Searching for Community and a Sense of Place
By Michael Brown
Growing up, the High Holy Day services that I attended took place in people’s backyards, in rented rec rooms, and in Unitarian Churches. I belonged to a community that didn’t have a physical home — at least not a traditional prayer space — and certainly not one big enough to fit all its members for High Holy Day services.
So, the services were exceedingly about community and ritual. If someone walked into my community’s services from a more traditional background, they may have been more likely to think they had wandered into a political rally than a High Holy Day service. But the rituals themselves, and the sense of Judaism being about community and putting spirituality into action, have informed every bit of my Jewish identity and experience today.
Before I visited Israel for the first time, my principal sense of Jewish identity was that these very rituals had been preserved, maintained, passed down; for thousands of years. The notion of being part of that incredible history, that accomplishment of endurance and meaning, was powerful and moving. Another feeling that strikes me today is how Jews all over the world are practicing many of the very same rituals at the very same time. That these rituals, especially at the High Holy Days — including the slightly off-kilter variations that my childhood community practiced — connect us all, to each other and to a shared identity. When I feel unmoored, uncertain, anxious, there is great comfort in feeling part of something larger than myself, in believing in a community and identify and legacy that holds me responsible for continuing that legacy but also gives me the space to be the driver of my own self. That community and ritual can accomplish this much depth and meaning is extraordinary.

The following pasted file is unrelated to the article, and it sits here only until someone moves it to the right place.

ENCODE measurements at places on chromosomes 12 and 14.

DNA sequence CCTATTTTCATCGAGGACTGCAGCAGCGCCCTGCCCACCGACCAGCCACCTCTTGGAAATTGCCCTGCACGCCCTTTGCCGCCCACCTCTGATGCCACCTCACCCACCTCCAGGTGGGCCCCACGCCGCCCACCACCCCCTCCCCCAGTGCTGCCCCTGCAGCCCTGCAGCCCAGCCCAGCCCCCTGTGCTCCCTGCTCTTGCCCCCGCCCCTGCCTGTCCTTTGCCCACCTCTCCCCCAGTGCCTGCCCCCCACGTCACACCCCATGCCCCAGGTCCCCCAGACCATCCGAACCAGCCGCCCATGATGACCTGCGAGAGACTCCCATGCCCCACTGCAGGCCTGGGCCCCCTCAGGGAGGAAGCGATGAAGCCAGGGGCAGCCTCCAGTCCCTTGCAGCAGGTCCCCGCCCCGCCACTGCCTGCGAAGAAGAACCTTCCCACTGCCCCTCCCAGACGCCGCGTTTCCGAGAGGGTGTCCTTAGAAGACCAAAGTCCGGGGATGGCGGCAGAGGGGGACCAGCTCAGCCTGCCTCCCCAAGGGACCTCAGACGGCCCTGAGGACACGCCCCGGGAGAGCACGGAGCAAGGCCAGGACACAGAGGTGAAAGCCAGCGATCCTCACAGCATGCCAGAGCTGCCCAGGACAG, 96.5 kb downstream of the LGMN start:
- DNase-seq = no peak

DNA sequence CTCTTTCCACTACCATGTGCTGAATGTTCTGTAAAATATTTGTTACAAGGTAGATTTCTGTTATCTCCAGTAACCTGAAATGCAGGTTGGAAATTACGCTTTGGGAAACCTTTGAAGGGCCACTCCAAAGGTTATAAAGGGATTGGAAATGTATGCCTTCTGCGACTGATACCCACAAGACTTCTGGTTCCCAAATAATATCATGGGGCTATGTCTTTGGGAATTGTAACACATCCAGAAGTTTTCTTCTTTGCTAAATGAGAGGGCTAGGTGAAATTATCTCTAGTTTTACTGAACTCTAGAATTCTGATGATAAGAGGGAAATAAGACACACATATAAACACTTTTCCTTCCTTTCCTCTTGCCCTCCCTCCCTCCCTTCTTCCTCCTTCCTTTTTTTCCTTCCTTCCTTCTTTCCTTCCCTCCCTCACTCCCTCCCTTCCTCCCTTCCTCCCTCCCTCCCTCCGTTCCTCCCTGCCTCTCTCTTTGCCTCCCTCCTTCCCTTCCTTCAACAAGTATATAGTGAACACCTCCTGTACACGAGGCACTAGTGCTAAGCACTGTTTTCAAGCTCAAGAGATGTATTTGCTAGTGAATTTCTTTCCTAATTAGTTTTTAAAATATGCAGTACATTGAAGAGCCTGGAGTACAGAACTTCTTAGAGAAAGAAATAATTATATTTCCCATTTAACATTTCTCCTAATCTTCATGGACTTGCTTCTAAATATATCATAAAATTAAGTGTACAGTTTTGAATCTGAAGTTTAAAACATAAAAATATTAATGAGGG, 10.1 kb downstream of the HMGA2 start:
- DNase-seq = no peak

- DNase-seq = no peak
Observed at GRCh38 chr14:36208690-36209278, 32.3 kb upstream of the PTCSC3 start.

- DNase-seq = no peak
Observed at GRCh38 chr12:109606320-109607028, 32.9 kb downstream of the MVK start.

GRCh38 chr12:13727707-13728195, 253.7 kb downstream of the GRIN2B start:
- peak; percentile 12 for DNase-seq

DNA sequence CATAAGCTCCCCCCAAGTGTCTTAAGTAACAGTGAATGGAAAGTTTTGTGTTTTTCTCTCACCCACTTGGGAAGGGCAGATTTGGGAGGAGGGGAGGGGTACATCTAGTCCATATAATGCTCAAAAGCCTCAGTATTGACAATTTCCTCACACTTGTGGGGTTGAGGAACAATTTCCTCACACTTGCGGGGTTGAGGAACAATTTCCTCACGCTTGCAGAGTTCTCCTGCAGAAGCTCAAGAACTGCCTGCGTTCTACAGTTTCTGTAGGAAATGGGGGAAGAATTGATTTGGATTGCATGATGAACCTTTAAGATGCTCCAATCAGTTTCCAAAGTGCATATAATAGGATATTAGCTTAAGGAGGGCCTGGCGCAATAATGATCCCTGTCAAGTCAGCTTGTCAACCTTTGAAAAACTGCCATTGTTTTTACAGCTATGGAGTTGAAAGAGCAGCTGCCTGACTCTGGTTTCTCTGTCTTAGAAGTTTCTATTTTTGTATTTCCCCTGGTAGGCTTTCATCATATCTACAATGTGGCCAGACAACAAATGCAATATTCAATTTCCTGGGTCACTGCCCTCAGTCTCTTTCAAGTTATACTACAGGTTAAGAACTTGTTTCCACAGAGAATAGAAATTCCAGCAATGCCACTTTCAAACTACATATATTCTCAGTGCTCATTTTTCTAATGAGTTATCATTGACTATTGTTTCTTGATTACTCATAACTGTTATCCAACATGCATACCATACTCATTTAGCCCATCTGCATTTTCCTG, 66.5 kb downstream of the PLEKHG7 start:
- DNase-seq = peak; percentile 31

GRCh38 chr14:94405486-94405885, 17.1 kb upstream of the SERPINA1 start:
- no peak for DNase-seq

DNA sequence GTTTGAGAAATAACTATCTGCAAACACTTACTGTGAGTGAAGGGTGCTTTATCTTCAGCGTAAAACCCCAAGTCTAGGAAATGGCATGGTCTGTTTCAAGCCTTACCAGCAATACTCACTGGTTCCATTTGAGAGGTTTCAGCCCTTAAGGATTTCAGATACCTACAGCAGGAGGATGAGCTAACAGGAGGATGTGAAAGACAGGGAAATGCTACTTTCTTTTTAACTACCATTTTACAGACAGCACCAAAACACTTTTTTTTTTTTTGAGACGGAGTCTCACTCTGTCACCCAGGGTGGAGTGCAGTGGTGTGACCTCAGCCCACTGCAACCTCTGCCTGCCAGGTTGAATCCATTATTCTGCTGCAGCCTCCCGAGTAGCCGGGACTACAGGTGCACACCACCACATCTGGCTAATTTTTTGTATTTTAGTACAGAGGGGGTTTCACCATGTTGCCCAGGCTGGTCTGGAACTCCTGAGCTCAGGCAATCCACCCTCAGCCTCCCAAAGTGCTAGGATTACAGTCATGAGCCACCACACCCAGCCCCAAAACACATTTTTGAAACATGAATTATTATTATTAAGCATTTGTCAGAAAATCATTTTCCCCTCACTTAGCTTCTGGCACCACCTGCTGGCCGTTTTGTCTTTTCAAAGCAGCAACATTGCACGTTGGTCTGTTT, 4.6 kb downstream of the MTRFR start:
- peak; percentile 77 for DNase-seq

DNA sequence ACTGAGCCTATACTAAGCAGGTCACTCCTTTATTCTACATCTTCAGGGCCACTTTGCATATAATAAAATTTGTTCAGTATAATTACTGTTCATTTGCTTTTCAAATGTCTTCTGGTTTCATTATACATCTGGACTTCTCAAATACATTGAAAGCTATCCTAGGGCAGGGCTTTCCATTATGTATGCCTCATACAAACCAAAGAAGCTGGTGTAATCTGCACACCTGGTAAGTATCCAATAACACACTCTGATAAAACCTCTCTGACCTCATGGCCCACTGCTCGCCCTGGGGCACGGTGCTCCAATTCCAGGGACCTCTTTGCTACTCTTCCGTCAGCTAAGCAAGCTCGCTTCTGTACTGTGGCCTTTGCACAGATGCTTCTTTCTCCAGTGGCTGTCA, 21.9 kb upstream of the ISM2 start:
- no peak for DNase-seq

About Michael Brown
Michael is currently the Vice President of United Hatzalah of Israel, as well as the Chair of the Council of Young Jewish Presidents, and recently joined the Board at BJ. Michael also founded the Save a Child’s Heart Young Leadership Group, for which he was recognized as a 30 Under 30 by the Jewish Week.